Q: I own a book of camp songs I got when I attended a day camp run by the WPA at Niobrara State Park in Nebraska. The song book, titled “Camp Songs” pictures a campfire on the cover. I went to the camp for two years, and then the war started and there were no more day camps in our area. Is the song book collectible?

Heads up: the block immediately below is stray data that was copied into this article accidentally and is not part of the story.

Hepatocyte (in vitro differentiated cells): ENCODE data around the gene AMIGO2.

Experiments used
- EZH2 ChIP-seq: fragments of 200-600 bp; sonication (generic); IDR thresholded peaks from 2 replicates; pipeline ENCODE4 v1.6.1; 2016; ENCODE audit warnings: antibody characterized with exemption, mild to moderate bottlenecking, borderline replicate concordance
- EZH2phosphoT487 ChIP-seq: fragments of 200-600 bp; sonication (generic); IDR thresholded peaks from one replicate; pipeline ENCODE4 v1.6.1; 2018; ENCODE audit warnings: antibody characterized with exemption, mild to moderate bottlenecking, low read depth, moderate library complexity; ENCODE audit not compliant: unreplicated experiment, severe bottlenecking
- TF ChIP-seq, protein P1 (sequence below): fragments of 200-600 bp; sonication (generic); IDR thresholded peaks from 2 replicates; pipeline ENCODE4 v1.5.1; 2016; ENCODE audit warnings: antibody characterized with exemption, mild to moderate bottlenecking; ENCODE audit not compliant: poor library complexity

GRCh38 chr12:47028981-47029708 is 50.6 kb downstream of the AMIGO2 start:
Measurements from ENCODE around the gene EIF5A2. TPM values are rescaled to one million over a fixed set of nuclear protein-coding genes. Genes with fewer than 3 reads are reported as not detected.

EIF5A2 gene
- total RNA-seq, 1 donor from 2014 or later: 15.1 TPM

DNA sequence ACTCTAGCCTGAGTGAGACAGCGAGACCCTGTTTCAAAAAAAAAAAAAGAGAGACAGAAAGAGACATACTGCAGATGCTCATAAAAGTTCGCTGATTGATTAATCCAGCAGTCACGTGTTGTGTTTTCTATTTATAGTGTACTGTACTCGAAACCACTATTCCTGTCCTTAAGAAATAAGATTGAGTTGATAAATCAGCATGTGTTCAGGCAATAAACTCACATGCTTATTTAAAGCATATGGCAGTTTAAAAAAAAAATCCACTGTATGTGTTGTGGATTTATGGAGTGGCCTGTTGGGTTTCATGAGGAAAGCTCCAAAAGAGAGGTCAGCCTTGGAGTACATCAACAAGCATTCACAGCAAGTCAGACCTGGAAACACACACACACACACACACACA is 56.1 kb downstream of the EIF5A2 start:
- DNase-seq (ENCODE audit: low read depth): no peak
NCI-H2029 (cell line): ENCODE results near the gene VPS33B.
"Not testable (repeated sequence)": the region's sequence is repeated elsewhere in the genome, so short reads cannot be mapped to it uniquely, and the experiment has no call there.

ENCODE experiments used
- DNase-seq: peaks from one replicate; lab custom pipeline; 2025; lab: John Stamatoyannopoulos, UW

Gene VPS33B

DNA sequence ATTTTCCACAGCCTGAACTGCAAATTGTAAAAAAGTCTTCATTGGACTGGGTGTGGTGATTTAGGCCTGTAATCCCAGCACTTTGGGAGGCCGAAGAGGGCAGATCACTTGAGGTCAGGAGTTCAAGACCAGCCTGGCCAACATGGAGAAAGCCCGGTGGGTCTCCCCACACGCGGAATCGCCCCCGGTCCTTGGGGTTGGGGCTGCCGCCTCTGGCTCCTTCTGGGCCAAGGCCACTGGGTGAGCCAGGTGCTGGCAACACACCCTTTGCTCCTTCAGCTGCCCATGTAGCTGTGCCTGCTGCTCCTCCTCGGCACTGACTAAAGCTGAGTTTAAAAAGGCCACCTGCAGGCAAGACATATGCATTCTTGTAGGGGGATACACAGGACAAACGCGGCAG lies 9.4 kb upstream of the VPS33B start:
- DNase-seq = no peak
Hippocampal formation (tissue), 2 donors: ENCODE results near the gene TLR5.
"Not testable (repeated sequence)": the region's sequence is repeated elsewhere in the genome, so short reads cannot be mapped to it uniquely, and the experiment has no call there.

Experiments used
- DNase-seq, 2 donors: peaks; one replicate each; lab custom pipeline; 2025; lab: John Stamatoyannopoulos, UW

A: The Works Progress Administration was established by President Franklin D. Roosevelt in May 1935 to provide jobs for some of the unemployed during the Depression. WPA projects included building roads and bridges, schools, playgrounds, parks and airport landing fields. There were WPA projects for artists, writers, historians and mathematicians. Job training was offered as well, and day camps for children were established in several areas of the country. Over eight million people were employed by the WPA during the eight years it existed. The program, renamed Work Projects Administration in 1939, ended in June 1943 after there was no longer a shortage of jobs. WPA items of all types are collected. Your camp song book is an interesting memento of the times. It is worth about $10 to $20.